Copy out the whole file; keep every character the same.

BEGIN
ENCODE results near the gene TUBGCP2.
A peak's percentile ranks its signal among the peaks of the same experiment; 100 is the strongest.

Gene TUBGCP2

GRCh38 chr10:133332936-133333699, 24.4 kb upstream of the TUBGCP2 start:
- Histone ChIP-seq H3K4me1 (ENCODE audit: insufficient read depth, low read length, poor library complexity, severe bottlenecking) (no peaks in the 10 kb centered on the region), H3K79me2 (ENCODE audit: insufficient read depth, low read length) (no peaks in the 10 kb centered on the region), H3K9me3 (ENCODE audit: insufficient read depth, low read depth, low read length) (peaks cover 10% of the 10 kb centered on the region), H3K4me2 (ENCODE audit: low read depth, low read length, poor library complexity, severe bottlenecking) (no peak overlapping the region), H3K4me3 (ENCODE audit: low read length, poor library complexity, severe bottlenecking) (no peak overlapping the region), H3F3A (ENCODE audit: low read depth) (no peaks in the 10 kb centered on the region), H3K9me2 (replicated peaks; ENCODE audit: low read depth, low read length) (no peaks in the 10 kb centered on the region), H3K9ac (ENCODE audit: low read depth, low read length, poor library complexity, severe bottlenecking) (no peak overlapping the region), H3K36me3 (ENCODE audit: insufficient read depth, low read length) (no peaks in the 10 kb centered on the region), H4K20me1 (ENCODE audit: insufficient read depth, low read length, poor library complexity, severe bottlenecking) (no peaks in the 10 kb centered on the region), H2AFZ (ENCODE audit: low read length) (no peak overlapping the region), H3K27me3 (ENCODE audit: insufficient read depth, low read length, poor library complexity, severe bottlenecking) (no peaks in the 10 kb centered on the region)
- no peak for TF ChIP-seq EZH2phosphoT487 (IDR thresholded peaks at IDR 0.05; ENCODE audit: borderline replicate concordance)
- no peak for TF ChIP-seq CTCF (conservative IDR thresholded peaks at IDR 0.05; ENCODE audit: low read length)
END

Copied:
ENCODE results near the gene TUBGCP2.
A peak's percentile ranks its signal among the peaks of the same experiment; 100 is the strongest.

Gene TUBGCP2

GRCh38 chr10:133332936-133333699, 24.4 kb upstream of the TUBGCP2 start:
- Histone ChIP-seq H3K4me1 (ENCODE audit: insufficient read depth, low read length, poor library complexity, severe bottlenecking) (no peaks in the 10 kb centered on the region), H3K79me2 (ENCODE audit: insufficient read depth, low read length) (no peaks in the 10 kb centered on the region), H3K9me3 (ENCODE audit: insufficient read depth, low read depth, low read length) (peaks cover 10% of the 10 kb centered on the region), H3K4me2 (ENCODE audit: low read depth, low read length, poor library complexity, severe bottlenecking) (no peak overlapping the region), H3K4me3 (ENCODE audit: low read length, poor library complexity, severe bottlenecking) (no peak overlapping the region), H3F3A (ENCODE audit: low read depth) (no peaks in the 10 kb centered on the region), H3K9me2 (replicated peaks; ENCODE audit: low read depth, low read length) (no peaks in the 10 kb centered on the region), H3K9ac (ENCODE audit: low read depth, low read length, poor library complexity, severe bottlenecking) (no peak overlapping the region), H3K36me3 (ENCODE audit: insufficient read depth, low read length) (no peaks in the 10 kb centered on the region), H4K20me1 (ENCODE audit: insufficient read depth, low read length, poor library complexity, severe bottlenecking) (no peaks in the 10 kb centered on the region), H2AFZ (ENCODE audit: low read length) (no peak overlapping the region), H3K27me3 (ENCODE audit: insufficient read depth, low read length, poor library complexity, severe bottlenecking) (no peaks in the 10 kb centered on the region)
- no peak for TF ChIP-seq EZH2phosphoT487 (IDR thresholded peaks at IDR 0.05; ENCODE audit: borderline replicate concordance)
- no peak for TF ChIP-seq CTCF (conservative IDR thresholded peaks at IDR 0.05; ENCODE audit: low read length)